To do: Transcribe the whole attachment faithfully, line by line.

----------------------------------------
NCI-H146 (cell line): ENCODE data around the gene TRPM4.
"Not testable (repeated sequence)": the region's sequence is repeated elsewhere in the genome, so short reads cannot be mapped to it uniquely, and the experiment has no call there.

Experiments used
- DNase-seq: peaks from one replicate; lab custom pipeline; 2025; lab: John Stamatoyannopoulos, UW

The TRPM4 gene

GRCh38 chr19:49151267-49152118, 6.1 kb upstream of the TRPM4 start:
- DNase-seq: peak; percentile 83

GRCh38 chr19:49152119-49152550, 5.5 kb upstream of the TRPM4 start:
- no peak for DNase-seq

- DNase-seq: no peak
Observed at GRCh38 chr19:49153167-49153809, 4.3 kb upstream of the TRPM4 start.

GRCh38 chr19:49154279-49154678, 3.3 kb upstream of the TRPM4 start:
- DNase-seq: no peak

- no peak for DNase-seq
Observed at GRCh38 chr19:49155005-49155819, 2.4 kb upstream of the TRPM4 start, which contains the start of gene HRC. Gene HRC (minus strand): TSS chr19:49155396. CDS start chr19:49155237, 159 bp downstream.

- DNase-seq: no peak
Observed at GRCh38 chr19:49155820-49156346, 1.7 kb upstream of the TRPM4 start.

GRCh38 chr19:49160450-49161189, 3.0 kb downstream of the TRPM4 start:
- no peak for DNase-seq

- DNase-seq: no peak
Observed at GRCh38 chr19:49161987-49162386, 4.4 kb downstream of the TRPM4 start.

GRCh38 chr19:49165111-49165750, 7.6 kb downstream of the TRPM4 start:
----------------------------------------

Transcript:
NCI-H146 (cell line): ENCODE data around the gene TRPM4.
"Not testable (repeated sequence)": the region's sequence is repeated elsewhere in the genome, so short reads cannot be mapped to it uniquely, and the experiment has no call there.

Experiments used
- DNase-seq: peaks from one replicate; lab custom pipeline; 2025; lab: John Stamatoyannopoulos, UW

The TRPM4 gene

GRCh38 chr19:49151267-49152118, 6.1 kb upstream of the TRPM4 start:
- DNase-seq: peak; percentile 83

GRCh38 chr19:49152119-49152550, 5.5 kb upstream of the TRPM4 start:
- no peak for DNase-seq

- DNase-seq: no peak
Observed at GRCh38 chr19:49153167-49153809, 4.3 kb upstream of the TRPM4 start.

GRCh38 chr19:49154279-49154678, 3.3 kb upstream of the TRPM4 start:
- DNase-seq: no peak

- no peak for DNase-seq
Observed at GRCh38 chr19:49155005-49155819, 2.4 kb upstream of the TRPM4 start, which contains the start of gene HRC. Gene HRC (minus strand): TSS chr19:49155396. CDS start chr19:49155237, 159 bp downstream.

- DNase-seq: no peak
Observed at GRCh38 chr19:49155820-49156346, 1.7 kb upstream of the TRPM4 start.

GRCh38 chr19:49160450-49161189, 3.0 kb downstream of the TRPM4 start:
- no peak for DNase-seq

- DNase-seq: no peak
Observed at GRCh38 chr19:49161987-49162386, 4.4 kb downstream of the TRPM4 start.

GRCh38 chr19:49165111-49165750, 7.6 kb downstream of the TRPM4 start: